The least likely explanation is that they are intentionally paying you less than they promised. In the UC system this would be essentially impossible to get away with, and would lead to quite severe consequences for anyone who was complicit, such as disciplinary action. Whatever the consequences to the people behind such a decision, I believe the university would not allow this to happen, and would move mountains to ensure that its commitment to you was honored.

Please talk to your department contacts to get this sorted out. The graduate program coordinator, graduate program chair, department vice chairs and chair, and department business manager would all be good places to start. Good luck! (And if it’s not too difficult, come back to update us on what happened… :-))

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    In the case of faculty salaries, a discrepancy could arise if someone appointed for 9 months expected to get 1/9 of the annual salary each month but actually got 1/12 because payments are spread out over the whole year. I'm not aware of such an arrangement for graduate student stipends, but I'm probably not aware of lots of things that happen in California. Commented Aug 13, 2021 at 1:56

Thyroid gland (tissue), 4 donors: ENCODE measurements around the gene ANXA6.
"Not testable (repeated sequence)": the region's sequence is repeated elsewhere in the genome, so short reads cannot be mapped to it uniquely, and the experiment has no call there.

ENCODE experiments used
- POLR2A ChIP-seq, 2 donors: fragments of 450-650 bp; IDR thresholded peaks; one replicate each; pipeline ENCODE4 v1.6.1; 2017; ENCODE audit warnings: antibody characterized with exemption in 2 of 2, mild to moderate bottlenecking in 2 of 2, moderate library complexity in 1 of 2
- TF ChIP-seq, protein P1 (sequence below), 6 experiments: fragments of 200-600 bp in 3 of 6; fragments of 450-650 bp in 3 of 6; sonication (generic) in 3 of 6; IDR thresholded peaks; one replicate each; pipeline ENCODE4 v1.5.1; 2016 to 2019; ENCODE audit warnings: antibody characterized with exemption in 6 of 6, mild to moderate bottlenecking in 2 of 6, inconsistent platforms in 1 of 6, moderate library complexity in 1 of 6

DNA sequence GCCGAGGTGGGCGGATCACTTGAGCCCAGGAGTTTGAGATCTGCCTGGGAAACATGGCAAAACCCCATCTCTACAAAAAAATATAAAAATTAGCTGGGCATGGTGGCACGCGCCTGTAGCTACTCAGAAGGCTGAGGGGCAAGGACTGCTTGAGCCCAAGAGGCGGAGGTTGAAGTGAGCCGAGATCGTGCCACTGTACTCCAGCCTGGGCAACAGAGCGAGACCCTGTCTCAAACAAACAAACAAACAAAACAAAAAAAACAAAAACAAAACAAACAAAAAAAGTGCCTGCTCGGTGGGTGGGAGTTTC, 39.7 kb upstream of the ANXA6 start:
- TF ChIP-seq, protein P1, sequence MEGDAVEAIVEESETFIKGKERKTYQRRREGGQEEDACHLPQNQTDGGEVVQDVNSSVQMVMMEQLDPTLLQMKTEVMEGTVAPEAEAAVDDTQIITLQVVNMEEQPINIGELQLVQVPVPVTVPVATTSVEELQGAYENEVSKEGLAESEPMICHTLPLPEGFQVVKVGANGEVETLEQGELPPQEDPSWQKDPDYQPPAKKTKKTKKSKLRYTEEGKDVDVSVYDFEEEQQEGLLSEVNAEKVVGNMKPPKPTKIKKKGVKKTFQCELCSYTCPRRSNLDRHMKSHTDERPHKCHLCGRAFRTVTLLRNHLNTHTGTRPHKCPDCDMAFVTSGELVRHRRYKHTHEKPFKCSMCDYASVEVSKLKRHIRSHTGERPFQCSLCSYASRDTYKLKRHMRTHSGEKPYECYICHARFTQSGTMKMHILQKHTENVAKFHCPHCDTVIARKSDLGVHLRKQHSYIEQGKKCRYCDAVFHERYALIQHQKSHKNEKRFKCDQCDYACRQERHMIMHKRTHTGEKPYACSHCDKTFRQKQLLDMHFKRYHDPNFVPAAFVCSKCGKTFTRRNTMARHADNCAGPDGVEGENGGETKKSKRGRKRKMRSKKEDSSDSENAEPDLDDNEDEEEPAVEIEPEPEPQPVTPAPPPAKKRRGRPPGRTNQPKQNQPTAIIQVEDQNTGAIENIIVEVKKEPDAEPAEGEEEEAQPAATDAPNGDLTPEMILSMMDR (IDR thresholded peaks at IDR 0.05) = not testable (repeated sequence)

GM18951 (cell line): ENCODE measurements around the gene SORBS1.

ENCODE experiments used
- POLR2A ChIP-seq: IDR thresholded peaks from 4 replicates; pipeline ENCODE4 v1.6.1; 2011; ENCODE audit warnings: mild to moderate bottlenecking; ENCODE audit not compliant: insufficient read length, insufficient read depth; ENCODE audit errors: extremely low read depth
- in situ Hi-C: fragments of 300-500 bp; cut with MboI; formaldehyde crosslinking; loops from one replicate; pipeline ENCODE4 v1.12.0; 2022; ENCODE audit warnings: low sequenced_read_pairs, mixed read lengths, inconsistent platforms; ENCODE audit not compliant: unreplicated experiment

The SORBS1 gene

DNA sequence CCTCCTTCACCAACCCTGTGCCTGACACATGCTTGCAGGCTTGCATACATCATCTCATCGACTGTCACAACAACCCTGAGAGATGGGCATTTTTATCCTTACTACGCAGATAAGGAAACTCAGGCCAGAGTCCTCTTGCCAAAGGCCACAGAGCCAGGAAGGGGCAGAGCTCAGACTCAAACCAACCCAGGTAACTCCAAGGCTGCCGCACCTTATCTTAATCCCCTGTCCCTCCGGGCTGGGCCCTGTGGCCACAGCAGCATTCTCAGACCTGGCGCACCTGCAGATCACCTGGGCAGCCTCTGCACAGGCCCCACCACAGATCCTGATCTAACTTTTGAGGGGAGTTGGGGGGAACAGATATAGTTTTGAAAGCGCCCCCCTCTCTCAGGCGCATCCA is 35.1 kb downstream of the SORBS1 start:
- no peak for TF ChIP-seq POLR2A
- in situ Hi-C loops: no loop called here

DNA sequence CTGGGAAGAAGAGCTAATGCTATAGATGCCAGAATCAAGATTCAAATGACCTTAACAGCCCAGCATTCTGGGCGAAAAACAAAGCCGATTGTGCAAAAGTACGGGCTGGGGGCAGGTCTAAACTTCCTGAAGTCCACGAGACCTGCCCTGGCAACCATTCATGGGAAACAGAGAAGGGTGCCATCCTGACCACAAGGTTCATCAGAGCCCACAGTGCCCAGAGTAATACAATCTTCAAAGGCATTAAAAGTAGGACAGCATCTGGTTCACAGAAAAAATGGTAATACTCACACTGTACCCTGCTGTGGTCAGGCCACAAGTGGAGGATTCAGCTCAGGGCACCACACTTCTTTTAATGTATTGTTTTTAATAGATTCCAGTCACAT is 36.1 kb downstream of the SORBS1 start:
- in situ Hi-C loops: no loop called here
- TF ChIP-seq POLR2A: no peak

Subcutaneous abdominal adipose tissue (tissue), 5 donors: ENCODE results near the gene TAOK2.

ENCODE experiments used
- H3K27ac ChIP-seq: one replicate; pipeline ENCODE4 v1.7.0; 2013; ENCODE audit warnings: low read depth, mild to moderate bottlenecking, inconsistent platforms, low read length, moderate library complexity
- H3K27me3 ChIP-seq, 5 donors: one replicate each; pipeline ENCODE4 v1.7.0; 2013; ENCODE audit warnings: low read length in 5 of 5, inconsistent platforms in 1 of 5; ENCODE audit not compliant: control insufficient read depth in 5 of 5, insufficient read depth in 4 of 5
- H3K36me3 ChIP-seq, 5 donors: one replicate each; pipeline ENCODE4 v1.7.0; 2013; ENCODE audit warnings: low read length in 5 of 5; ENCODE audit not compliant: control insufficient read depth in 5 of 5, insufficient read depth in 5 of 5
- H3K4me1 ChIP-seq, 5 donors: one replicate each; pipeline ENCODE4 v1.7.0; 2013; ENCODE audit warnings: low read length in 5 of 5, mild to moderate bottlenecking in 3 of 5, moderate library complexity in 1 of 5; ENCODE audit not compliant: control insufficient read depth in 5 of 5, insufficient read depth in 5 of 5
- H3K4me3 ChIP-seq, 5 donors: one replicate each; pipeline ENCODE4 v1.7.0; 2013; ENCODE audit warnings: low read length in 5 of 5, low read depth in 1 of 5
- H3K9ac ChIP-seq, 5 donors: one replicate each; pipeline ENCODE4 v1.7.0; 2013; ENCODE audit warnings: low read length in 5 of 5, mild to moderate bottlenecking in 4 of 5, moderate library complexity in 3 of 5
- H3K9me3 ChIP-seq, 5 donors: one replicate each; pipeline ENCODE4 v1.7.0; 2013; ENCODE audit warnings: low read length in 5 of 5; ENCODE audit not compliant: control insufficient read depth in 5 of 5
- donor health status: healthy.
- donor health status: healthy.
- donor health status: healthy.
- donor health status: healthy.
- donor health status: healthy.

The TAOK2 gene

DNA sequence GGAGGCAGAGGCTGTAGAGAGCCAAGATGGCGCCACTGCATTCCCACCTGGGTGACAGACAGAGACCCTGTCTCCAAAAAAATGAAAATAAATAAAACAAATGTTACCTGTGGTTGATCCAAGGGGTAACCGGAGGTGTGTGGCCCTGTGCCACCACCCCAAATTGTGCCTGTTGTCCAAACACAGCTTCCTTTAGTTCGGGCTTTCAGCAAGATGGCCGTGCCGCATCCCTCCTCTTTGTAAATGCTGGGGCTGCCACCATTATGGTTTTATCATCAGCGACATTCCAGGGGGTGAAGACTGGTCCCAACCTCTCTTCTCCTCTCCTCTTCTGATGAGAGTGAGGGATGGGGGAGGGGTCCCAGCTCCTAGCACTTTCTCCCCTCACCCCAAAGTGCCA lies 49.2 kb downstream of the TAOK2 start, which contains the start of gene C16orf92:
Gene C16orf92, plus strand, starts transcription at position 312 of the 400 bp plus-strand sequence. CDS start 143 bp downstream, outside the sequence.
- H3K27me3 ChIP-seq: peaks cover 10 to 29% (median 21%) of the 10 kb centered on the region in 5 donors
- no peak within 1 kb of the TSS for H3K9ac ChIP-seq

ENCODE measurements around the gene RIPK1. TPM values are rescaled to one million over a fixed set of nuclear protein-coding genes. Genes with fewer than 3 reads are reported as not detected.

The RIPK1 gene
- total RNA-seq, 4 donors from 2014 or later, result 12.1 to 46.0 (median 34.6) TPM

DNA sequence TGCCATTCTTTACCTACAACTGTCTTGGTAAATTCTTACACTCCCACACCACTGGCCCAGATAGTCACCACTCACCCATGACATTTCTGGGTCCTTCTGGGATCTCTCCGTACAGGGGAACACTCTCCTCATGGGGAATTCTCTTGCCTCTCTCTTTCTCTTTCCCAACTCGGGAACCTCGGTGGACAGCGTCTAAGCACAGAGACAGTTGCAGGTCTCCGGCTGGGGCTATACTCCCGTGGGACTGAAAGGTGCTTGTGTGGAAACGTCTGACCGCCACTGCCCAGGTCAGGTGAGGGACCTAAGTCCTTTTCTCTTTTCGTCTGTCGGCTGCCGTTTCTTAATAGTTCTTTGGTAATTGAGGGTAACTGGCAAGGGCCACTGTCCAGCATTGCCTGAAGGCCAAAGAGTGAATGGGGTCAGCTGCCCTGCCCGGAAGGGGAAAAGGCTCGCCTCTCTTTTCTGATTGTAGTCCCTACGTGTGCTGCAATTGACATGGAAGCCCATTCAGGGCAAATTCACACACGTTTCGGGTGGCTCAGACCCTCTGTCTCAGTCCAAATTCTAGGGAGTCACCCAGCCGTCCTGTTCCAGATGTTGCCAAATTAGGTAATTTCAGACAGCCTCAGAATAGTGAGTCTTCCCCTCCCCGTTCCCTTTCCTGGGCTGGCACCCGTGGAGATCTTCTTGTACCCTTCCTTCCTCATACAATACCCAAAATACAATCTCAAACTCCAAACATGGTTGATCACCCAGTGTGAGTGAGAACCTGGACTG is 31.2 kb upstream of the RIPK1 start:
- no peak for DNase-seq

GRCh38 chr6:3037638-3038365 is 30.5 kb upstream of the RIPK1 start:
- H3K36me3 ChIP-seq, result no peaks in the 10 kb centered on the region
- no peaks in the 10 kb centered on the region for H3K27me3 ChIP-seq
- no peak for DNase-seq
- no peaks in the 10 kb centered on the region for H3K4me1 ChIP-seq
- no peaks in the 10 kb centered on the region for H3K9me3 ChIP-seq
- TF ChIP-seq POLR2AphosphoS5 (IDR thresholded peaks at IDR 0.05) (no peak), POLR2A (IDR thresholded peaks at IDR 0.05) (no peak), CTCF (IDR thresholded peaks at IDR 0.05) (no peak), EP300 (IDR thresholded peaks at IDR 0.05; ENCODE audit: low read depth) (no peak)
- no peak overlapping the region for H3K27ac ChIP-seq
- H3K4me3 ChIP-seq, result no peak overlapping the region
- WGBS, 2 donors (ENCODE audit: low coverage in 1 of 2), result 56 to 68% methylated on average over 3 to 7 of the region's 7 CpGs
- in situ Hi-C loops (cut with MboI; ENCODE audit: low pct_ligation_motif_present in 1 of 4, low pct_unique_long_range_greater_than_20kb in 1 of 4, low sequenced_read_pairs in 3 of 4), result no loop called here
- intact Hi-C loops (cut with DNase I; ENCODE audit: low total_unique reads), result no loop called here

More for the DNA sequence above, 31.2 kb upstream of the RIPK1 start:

• I edited my question and added more information.
    – user144805
    Commented Aug 14, 2021 at 0:10
  • @ensan3kamel ok, that’s interesting but I can’t really advise you at that level of detail. As I said, talk to administrators at your department. They made you a promise, and they should, and hopefully will, honor it.
    – Dan Romik
    Commented Aug 14, 2021 at 0:37
  • Couldn't a clerical error also have happened when the offer letter was drafted? I.e., they might be paying exactly what they wanted to offer, bit accidently ordered more.
    – Maeher
    Commented Aug 14, 2021 at 11:59
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    @Maeher sure, it’s theoretically possible, but this falls under the category of “they are intentionally paying you less than they promised”, the least likely option I outlined. From OP’s perspective it should not matter whether they intended to write that amount in the offer letter. Assuming they didn’t make an obvious mistake like adding an extra zero to the salary figure, if OP used that as the basis for deciding to join this program, the promise should be honored even if it was made in error.
    – Dan Romik
    Commented Aug 14, 2021 at 16:58

Before doing anything I would suggest to check with HR. They may simply made a mistake...


Your letter of offer is a binding contract between you and the University. They must pay you the money you were offered for the work described.

Pursue your options inside the University, ie, Department, Personnel, Payroll, Dean's Office, etc.

If you do not get a correction from the University you can pursue legal action. You will need to consult a lawyer for that. The cost of a lawyer should be small or nonexistent since they will ask the University to pay those fees.